The BuzzFeed-Inspired Guide to Killer Content

It’s common knowledge that BuzzFeed is the king of content. From May to June 2016, they drove nearly 200 million unique visitors to their site, making it the 15th most visited site on the internet this year.



As content marketers, it’s necessary to pay attention to BuzzFeed. From content creation, to content formats BuzzFeed readers respond to most, there’s a lot we can learn about the way millennials consume media. Here are some of our biggest takeaways from Buzzfeed this year:


      1. 70% of BuzzFeed’s traffic comes from mobile, and users are 2x more likely to share BuzzFeed articles from mobile as opposed to desktop.


It’s important to tailor the design and format of your content for mobile. It needs to be easy to scroll through, fit your mobile screen, and contain a lot of visual content.


       2. 75% of BuzzFeed traffic comes from social


This one goes without saying. You need to be sharing your content on social, and not just one time. You may have written the most fantastic, engaging article, but none of that matters as a content marketer if no one reads it.


        3. Understand that the people reading your content are either looking for specific information (via search) or very, very bored.



Content creators have 2 major tasks: inform and entertain. Make sure your content mix is a balance of both.


Jonah Peretti, one of BuzzFeed’s founders admitted that one of their most important psychographic groups were those that were “bored at work” or “bored in line”. These people are generally scrolling on their phone or quickly flipping between tabs during the time they find their work screens unsupervised. Typically they are looking for content that has entertainment value, and can help them quickly pass a minute or two. In this case, it’s important to make sure a large portion of your content is SFW. Another characteristic of this group that we have to acknowledge is that they are probably not in the best mood…they are bothered by the 5 minutes they waste waiting in line, and probably have things they would prefer to do than work at a desk. BuzzFeed’s approach to this trait is to create empathetic content. You’ve probably seen more than one article like this.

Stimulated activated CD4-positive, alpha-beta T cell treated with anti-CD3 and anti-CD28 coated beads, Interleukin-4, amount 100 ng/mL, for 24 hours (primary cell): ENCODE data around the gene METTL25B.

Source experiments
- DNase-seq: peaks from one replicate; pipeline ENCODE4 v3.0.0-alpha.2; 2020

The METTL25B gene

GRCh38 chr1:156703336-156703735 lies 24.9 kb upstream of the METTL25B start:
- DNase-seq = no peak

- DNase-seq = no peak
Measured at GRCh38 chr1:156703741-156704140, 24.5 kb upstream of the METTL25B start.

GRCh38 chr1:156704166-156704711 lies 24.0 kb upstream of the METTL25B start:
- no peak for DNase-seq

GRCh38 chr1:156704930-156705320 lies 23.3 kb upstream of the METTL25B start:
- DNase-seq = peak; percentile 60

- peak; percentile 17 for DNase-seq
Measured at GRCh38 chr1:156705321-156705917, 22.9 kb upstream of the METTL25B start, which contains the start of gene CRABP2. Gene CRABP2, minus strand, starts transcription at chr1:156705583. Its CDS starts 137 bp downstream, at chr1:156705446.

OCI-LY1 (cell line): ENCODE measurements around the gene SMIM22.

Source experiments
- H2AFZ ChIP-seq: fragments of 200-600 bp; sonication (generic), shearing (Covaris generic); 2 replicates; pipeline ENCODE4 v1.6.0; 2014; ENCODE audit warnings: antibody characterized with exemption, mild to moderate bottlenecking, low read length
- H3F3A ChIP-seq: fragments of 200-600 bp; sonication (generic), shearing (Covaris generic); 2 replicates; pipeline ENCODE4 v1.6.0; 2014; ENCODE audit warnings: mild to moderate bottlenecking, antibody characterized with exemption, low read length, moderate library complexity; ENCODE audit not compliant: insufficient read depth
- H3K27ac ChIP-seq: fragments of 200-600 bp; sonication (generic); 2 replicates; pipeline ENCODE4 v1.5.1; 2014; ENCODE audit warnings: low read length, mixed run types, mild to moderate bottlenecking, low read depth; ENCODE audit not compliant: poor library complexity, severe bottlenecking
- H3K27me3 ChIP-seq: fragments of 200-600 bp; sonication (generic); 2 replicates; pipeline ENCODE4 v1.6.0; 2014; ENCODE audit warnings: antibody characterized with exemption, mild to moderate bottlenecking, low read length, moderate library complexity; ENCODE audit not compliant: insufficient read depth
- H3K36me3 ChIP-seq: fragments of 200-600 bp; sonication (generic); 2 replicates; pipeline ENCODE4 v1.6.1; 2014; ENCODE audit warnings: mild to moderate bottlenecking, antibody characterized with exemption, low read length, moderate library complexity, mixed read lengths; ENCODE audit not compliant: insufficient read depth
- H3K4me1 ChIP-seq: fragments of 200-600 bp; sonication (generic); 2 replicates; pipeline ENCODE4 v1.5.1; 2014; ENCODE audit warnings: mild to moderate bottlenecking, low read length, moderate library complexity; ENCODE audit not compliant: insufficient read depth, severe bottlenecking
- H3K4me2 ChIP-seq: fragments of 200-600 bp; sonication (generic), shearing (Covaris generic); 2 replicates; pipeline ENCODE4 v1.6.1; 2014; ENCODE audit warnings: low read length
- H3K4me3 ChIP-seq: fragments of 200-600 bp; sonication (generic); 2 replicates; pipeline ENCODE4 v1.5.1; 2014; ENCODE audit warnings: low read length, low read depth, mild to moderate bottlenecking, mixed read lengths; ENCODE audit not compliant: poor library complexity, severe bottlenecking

Here’s a fun fact: the “bored in line” group are the most likely to share articles, and they are scrolling on mobile.


             4. Use your headline to target a specific audience.



Targeting niche markets can greatly expand your ROI, because you’re able to zero-in on those most likely to spend on your product. Try creating headlines that specifically call out a niche audience. Here are some examples from BuzzFeed:


“21 Things All Lazy Cooks Will Understand”


“15 Things You Should Eat in NYC if You’re a Vegetarian”


“19 Things You’ll Only Understand If You’re a Woman Who Doesn’t Want Kids”


People love to hear about themselves! Your content is not about YOU, it’s about THEM.


                5. Speaking of headlines….


It might be worth taking the time to write a couple of headlines, and run them by your team before you choose.


Upworthy also suggests content creators stay away from:


  • Writing opinionated headlines
  • Giving too much away in your headline

You need to give people a reason to stay and read your story. Everyone’s got a different opinion, so if you want to get a decent number of eyes on your page, it’s a good idea to keep your opinions to yourself (or let them go in the article, not the headline.)


If you give too much away in the headline, they are more likely to skim. If you want them to stay and read, you’re gonna have to write a headline that leads them to a question.



                6. Speak your audience’s language.


It’s important to be in touch with the way your audience communicates. Research their social feeds to see how they talk to each other. Take note of slang terms!



A general rule of thumb if you want to create content people can engage with and relate to is to limit technical wording. The goal of content marketing is to humanize a brand, so picture your content more as a conversation with friends than a sales pitch.